Impact of gender on the decision to participate in a clinical trial: a cross-sectional study.

Lobato L, Bethony JM, Pereira FB, Grahek SL, Diemert D, Gazzinelli MF - BMC Public Health (2014)

General Influences represents the sum of influences that the participants of indicated when choosing to participate in the clinical trial (Eight types of influence evaluated by the study). The figure shows a comparison of the general Influence according to the sex of trial participants.
© Copyright Policy - open-access
Related In: Results  -  Collection

License 1 - License 2
Show All Figures
getmorefigures.php?uid=PMC4232621&req=5

Fig2: General Influences represents the sum of influences that the participants of indicated when choosing to participate in the clinical trial (Eight types of influence evaluated by the study). The figure shows a comparison of the general Influence according to the sex of trial participants.
Mentions: In the General Influence Index, female participants scored an average of 6.2 (SD: 1.76) with a median of 7.0, and male participants an average of 5.0 (SD: 1.97), median of 5.0 (Z = −3.61. U =1449.5; p =0.02). Both gender groups included participants with minimum scores of 0 (no influence) and maximum scores 8 (influenced by all factors evaluated). Figure 2 shows a boxplot of the General Influence Index, by gender.Table 2

Bottom Line: Answers regarding their decision to participate in the study were compared, by gender, using chi-square and Mann Whitney tests.Females were also significantly more likely to report a decision influenced by general altruistic considerations (OR 8.45, p < 0.005).Study results indicate that there is a strong difference between male and female participants regarding social influences on the decision to participate in clinical research.

View Article: PubMed Central - PubMed

Affiliation: School of Nursing, Federal University of Minas Gerais, 190 Av, Alfredo Balena, Room 508, Belo Horizonte, MG 30130-100, Brazil. dalukxz@gmail.com.

ABSTRACT

Background: In order for Informed Consent to be ethical and valid each clinical trial participant must be able to make a voluntary decision to participate, free from pressure or coercion. Nonetheless, many factors may influence the decision reached, and such influences may be different for male and female volunteers. Being aware of these differences may help researches develop better processes for obtaining consent that safeguard the right of autonomy for all participants. The goal of this study was to evaluate potential gender-based differences in the factors influencing clinical trial participation.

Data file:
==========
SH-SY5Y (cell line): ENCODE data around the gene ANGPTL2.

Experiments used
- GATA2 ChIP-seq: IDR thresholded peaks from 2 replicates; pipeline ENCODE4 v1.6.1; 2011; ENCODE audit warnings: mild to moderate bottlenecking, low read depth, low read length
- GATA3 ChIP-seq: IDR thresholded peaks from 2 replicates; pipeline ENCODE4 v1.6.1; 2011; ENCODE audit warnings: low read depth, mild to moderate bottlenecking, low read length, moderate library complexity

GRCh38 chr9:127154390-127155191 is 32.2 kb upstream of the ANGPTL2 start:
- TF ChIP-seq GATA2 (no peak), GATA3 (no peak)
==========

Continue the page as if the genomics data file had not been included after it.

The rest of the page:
Methods: This cross-sectional study was conducted in the Northeast region of Minas Gerais, Brazil, in October 2011. A structured questionnaire was administered to 143 volunteers (48 male, 95 female) screened for participation in a clinical study of an investigational functional food with potential anthelminthic properties. Answers regarding their decision to participate in the study were compared, by gender, using chi-square and Mann Whitney tests. Odds ratios (OR) was used to measure association.

Results: A majority of subjects (58% of males, 59% of females) listed the desire to collaborate with the development of a product against parasitic worms as their main reason for participation. Females were significantly more likely to report a decision influenced by friends, family, or researchers (OR 3.14, 3.45, and 3.46 respectively, p < 0.005). Females were also significantly more likely to report a decision influenced by general altruistic considerations (OR 8.45, p < 0.005). There was no difference, by gender, in the report of decisions influenced by informational meetings, understanding of the disease, or the availability of medical treatments or exams. There was also no difference in knowledge of the rights of research participants.

Conclusion: Study results indicate that there is a strong difference between male and female participants regarding social influences on the decision to participate in clinical research. Further research into the impact this may have on autonomy is warranted.

Show MeSH